Sunak refuses to criticise Braverman over homelessness comments

Rishi Sunak has refused to criticise the Home Secretary’s claim that rough sleeping is sometimes a “lifestyle choice” but stopped short of repeating her comments.

The Prime Minister, who visited the Bacton Gas Terminal in Norfolk on Monday, was pressed on whether such language was “offensive” after another senior Cabinet minister distanced herself from Suella Braverman’s remarks.

Mrs Braverman has been criticised by opposition politicians and the charity sector after suggesting she wants to place restrictions on the use of tents on public streets.

“I don’t want anyone to sleep rough on our streets,” Mr Sunak said.

“That’s why the Government is investing £2 billion over the next few years to tackle homelessness and rough sleeping. I’m pleased that the number of people sleeping rough is down by a third since the peak, but of course there is more to do.

“Our Homelessness Reduction Act, which is a landmark law that we passed, has already ensured that over 600,000 people have had their homelessness prevented or relieved. So I’m proud of that record.

“But of course there is more to do and we’ll keep going so that nobody has to sleep rough on our streets.”

It was reported over the weekend that Mrs Braverman has proposed establishing a civil offence to deter charities from giving tents to homeless people.

Organisations could be fined for doing so if it is deemed to have caused a nuisance under the plans being pitched for inclusion in the King’s Speech, which will set out the UK Government’s legislative agenda on Tuesday.

Suella Braverman visit to Greece
Home Secretary Suella Braverman was criticised after suggesting she wants to place restrictions on the use of tents on public streets (Stefan Rousseau/PA)

The potential law would also seek to prevent the obstruction of shop doorways by rough sleepers who are using tents, the FT said.

In a post on X, formerly known as Twitter, the Home Secretary said the UK should not become San Francisco or Los Angeles and warned against rough sleeping becoming a “lifestyle choice”.

“We will always support those who are genuinely homeless,” Mrs Braverman said.

One former homeless man, who spent six months sleeping rough and described his tent as a “lifeline”, challenged Ms Braverman to walk the streets with him to see the realities some people face.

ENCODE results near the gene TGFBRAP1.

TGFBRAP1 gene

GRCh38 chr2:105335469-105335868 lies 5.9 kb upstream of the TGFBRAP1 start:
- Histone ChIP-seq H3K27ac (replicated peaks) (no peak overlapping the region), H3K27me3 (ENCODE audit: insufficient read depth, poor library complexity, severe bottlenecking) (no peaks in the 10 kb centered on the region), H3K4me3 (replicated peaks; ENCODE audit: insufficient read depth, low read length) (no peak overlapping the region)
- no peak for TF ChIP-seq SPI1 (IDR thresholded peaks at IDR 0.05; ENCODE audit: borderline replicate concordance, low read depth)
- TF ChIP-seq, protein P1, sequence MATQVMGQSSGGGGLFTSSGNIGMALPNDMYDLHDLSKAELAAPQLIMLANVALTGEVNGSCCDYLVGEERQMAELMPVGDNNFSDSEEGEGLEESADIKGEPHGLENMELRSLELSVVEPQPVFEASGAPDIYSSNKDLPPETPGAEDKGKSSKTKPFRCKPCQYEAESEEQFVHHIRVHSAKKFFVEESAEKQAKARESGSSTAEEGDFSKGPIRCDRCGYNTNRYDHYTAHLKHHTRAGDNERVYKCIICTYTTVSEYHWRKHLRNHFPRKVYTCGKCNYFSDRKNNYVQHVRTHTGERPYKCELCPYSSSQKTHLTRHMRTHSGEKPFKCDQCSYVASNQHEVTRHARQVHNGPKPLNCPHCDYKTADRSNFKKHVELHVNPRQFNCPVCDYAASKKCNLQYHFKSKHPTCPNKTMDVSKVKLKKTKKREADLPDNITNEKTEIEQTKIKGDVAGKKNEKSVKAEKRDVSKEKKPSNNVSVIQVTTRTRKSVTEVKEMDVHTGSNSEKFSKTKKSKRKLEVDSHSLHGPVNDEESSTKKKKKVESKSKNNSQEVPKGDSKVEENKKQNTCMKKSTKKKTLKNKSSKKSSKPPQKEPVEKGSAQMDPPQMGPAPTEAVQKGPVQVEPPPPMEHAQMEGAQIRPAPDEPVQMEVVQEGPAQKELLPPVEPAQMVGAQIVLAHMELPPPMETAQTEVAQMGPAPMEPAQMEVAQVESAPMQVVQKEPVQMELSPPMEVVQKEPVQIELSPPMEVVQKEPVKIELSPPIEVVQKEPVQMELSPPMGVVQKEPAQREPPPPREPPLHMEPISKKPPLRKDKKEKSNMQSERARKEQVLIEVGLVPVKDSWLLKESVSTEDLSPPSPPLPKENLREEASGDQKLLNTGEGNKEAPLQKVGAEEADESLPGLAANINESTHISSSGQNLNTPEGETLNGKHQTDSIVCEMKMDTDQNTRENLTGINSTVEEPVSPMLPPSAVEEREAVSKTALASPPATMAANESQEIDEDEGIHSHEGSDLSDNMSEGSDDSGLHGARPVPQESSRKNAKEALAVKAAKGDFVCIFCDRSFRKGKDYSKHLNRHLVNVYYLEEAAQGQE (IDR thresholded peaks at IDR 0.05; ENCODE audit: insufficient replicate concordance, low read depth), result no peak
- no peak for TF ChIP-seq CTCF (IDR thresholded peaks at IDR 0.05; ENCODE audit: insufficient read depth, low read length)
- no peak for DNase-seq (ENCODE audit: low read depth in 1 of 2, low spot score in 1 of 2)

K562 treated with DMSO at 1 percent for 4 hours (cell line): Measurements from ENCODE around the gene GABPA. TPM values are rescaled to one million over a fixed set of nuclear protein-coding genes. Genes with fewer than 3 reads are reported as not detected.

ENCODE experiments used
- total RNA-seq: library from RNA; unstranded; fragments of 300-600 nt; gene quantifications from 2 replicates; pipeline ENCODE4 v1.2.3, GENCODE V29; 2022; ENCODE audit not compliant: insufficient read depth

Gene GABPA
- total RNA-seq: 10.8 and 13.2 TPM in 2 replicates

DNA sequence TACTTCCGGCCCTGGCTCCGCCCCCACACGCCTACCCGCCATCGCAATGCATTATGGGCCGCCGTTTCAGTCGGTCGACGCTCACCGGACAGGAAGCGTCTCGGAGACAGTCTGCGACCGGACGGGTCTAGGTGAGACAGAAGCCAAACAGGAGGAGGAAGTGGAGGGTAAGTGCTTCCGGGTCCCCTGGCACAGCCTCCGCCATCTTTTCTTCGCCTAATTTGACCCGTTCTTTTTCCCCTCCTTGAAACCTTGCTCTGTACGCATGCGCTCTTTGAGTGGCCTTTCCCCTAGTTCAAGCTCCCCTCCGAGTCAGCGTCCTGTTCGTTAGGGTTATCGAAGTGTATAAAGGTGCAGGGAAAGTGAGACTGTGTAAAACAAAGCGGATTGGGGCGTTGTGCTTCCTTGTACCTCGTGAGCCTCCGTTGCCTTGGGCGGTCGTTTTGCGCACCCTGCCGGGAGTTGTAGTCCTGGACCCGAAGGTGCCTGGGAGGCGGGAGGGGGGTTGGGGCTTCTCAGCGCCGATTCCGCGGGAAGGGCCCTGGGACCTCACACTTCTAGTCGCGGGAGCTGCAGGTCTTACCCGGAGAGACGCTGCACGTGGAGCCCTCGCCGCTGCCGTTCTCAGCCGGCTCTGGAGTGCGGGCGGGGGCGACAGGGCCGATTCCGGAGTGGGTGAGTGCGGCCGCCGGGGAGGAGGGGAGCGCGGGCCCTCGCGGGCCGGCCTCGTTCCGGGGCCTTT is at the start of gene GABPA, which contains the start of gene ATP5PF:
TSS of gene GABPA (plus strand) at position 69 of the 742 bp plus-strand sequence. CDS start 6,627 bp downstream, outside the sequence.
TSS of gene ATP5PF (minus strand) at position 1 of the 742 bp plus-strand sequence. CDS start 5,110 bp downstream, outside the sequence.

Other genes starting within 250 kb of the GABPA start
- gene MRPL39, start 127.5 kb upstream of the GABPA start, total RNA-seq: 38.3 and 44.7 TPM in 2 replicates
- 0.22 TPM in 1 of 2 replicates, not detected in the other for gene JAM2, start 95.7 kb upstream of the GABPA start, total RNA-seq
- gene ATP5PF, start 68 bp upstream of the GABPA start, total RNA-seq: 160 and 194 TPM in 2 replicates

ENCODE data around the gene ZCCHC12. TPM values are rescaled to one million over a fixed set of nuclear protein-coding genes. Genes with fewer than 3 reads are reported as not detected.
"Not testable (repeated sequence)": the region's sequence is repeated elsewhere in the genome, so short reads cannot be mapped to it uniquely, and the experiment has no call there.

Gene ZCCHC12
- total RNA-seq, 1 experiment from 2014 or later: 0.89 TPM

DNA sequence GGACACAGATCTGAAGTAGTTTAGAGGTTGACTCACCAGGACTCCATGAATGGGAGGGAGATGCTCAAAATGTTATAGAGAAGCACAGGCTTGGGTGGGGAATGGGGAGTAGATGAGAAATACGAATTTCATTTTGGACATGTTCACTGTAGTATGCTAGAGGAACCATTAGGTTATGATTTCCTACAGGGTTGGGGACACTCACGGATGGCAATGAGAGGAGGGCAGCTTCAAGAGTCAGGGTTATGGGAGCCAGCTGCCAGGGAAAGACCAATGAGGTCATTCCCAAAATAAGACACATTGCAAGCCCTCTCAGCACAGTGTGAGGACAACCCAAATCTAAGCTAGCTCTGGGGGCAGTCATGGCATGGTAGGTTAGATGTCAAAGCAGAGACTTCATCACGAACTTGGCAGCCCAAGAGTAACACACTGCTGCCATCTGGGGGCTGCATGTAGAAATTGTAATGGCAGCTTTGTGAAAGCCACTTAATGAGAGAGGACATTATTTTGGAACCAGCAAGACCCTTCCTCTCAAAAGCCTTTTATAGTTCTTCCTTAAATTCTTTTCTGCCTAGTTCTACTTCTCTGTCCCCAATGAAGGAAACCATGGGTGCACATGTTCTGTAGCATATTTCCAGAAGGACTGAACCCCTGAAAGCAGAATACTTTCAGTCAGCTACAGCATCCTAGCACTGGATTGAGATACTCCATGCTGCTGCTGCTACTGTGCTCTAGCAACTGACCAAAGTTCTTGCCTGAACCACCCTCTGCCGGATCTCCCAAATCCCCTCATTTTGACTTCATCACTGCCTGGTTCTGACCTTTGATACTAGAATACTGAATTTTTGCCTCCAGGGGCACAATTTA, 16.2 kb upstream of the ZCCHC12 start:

Chris Royston said her comments had left him feeling “hurt”, “misunderstood” and “stigmatised”, as he accused the Government of seeking a “political score” and lacking the “want” to tackle the underlying causes of homelessness.

Energy Secretary Claire Coutinho moved on Monday to distance herself from Ms Braverman’s comments.

The minister said she “wouldn’t necessarily use” the language the Home Secretary used to talk about homelessness.

Ms Coutinho told Times Radio: “Before I came to Parliament I did a lot of work in social justice. I actually worked with people who were homeless, and I think the reasons that people get into that position are complex and very varied, so I wouldn’t necessarily use the language of ‘lifestyle choice’.

“I think, actually, in her tweet and thread, she distinguished that a lot of people who end up in that position are struggling, for example with addiction issues – she wasn’t talking about those people.

“I think the most important thing is that, for all of those people, what we want is for them to have a warm home, a roof over their heads, support and help for the challenges that they face.”

Tory MP Natalie Elphicke also appeared to join in criticism of Ms Braverman. In a post on X, formerly known as Twitter, she said that in all her years helping homeless people “at no time, ever, has anyone said the answer lies in the removal of tents”.

Housing charity Shelter was among those who condemned the remarks. In a statement, it said: “Living on the streets is not a ‘lifestyle choice’ – it is a sign of failed government policy.”

The Home Office has said it cannot comment on what might feature in the King’s Speech but a spokesman said it wants to “ensure our communities feel safe and secure”.